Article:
Friday, 9 January 2015

Washi Wonderful, by Jenny Doh. Review.


Washi  Wonderful

Creative projects & ideas for paper tape

By Jenny Doh

Lark Books 2014

Paperback, £14.99

ISBN 978-1-4547-0811-7




Star rating: ***1/2


Today’s smile-inducing title, Washi Wonderful, is certain to brighten up the bleak January days. Washi tape is such a mainstay of the papercrafter’s stash that it is hard to believe that it has only been around since 2006, the brainstorm of a group of talented Japanese designers. (I learned that fact from the capsule washi tape history at the front of the book.)


There are other washi tape craft titles on the market, but Washi Wonderful is a superior offering. The author, Jenny Doh, is a craft book veteran and enabler. She knows how to put a book together, creating a creative environment for a talented team of contributors to run with an idea, and also providing the crafter with the bigger picture about the subject at hand.


Washi Wonderful  includes a short history of washi tape, a very useful section on washi tape technique, a section on creative storage solutions (do you know a papercrafter who doesn’t hoard washi tape?), plus projects in the following categories: Cards, Gift Wrap, Party Décor, and Washi Fun (a catch-all section including 3-D and make-your-own). 


The pages on the Vellum method of working with washi tape are very useful.  Vellum, being translucent  like washi tape, is the ideal carrier medium. With it, 3-D translucent projects can be created. And, vellum can also be used as an aid when cutting or punching washi tape. 


Washi tape is such an appealing craft material, it is just about impossible for a washi project to look boring – but it is possible for washi projects to look same-y if the a “stick a strip on it” trap is fallen into. The great thing about this book is that it pushes the envelope – or roll of washi tape – when it comes to presenting project ideas. Most of the projects introduce dimensionality in some way – whether by including a contrasting texture or manipulating the washi tape.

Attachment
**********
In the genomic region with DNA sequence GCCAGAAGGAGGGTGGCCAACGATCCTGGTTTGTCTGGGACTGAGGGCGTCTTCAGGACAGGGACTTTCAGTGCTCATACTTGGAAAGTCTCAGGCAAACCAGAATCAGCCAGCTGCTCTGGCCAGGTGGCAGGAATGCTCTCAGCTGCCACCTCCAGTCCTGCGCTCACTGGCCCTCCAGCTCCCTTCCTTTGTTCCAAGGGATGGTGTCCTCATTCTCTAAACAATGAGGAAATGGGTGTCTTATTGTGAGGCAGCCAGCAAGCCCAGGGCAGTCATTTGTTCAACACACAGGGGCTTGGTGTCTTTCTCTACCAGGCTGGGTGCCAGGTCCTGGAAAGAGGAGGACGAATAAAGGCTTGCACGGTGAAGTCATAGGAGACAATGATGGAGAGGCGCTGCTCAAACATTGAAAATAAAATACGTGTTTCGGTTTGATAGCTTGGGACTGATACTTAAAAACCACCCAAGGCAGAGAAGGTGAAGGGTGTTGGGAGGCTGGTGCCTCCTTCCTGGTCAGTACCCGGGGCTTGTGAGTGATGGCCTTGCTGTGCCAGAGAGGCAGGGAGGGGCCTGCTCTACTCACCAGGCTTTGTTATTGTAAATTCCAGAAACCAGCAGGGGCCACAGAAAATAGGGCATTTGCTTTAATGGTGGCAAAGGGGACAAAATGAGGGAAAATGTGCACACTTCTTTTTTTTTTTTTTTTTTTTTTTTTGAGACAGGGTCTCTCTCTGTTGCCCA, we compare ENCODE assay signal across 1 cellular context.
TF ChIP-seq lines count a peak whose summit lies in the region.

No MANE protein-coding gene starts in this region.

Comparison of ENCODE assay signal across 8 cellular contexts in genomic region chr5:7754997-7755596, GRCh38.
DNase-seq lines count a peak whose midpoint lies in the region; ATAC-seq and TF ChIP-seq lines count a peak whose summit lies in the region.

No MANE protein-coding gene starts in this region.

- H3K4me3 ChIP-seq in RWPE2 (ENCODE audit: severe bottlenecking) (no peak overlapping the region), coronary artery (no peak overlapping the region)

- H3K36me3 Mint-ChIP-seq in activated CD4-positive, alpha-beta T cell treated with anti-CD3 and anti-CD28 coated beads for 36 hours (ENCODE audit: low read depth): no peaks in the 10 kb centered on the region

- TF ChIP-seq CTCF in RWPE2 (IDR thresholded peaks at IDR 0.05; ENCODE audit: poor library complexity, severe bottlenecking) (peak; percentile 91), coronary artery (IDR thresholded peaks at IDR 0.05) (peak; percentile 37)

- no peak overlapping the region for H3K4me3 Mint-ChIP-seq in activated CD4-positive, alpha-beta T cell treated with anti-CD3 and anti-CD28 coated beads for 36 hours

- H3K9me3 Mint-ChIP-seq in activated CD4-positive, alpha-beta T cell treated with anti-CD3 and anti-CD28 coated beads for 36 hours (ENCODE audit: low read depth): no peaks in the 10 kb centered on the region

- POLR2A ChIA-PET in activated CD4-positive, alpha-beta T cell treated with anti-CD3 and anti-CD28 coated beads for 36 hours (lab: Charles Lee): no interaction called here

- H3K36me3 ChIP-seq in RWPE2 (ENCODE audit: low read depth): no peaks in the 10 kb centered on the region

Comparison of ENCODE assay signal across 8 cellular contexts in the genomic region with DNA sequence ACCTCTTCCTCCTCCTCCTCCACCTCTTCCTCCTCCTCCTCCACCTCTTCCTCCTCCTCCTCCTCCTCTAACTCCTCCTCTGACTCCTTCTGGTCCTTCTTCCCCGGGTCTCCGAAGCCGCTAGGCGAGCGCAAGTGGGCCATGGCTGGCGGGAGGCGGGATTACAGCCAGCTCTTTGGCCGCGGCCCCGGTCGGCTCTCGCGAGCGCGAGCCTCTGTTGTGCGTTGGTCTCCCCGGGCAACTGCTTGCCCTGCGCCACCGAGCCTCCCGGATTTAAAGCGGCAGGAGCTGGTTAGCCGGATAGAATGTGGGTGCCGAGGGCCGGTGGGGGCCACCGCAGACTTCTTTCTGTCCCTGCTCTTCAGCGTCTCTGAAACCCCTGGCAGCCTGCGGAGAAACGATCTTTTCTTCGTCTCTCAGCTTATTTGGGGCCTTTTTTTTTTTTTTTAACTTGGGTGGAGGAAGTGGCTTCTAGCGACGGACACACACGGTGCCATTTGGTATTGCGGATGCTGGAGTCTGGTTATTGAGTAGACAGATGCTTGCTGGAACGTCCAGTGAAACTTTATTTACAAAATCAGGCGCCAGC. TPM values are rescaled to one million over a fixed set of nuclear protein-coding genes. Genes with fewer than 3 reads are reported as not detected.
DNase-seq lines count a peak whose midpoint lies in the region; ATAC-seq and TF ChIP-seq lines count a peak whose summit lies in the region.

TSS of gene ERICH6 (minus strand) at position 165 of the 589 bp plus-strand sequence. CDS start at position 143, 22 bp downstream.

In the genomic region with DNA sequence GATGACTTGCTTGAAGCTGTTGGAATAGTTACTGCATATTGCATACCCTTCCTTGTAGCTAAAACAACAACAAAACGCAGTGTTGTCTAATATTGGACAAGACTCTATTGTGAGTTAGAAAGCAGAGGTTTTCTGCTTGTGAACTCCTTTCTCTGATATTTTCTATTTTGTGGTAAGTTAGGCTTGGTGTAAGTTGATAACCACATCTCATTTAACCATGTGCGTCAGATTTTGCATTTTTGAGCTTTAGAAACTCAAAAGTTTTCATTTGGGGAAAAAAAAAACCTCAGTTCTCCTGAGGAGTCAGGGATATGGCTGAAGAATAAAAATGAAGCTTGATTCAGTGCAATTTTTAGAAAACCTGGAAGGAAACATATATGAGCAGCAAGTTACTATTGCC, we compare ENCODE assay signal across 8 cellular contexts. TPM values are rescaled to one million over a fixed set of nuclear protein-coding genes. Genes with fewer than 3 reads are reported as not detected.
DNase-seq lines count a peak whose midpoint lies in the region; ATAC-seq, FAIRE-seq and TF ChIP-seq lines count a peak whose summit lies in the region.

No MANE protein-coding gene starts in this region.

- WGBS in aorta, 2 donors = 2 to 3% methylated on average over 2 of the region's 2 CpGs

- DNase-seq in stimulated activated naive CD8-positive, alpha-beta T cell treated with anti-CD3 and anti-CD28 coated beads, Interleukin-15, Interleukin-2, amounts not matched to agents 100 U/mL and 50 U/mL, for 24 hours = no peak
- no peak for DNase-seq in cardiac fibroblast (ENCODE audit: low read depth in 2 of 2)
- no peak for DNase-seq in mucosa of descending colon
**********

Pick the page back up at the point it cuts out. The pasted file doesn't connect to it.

Example: the Thank You Card by Avital, in which the washi tape is applied as handwritten script (there’s added stitchery, too).  


Other appealing projects include the Stick Dolls by Ishta Olivera Belart, the Pinwheel Gift Ensemble by Cynthia Shaffer, the opulent Flower-Topped Gifts by Anne Stills (fantasy lotus shapes with rings of concentric patterned petals). Another winner is the D-I-Y washi tape, stencilled in an ikat effect, by Anne Stills. Two inventive projects by author Jenny Doh:  Fringes and Tassels (handy as giftwrap finishing touches) and the Arrow Gift Topper – a fun 3-D project that might come in handy for Valentine’s Day. The Sweet Treats sweet wraps by Carolyn Garris are oh-so-simple, and very appealing. The Origami Star Necklace effectively makes wishing stars out of washi tape to great effect.


All the projects in the book are easy to make.  It would have been nice to see more projects with torn-edge washi, as this is an appealing quality of the tape – but that is a small niggle about an otherwise imaginative and well-thought out title.



Note: I was provided with a review copy of this book


Need a place to put your washi stash? Try my free printable Washi Tape Storage Box.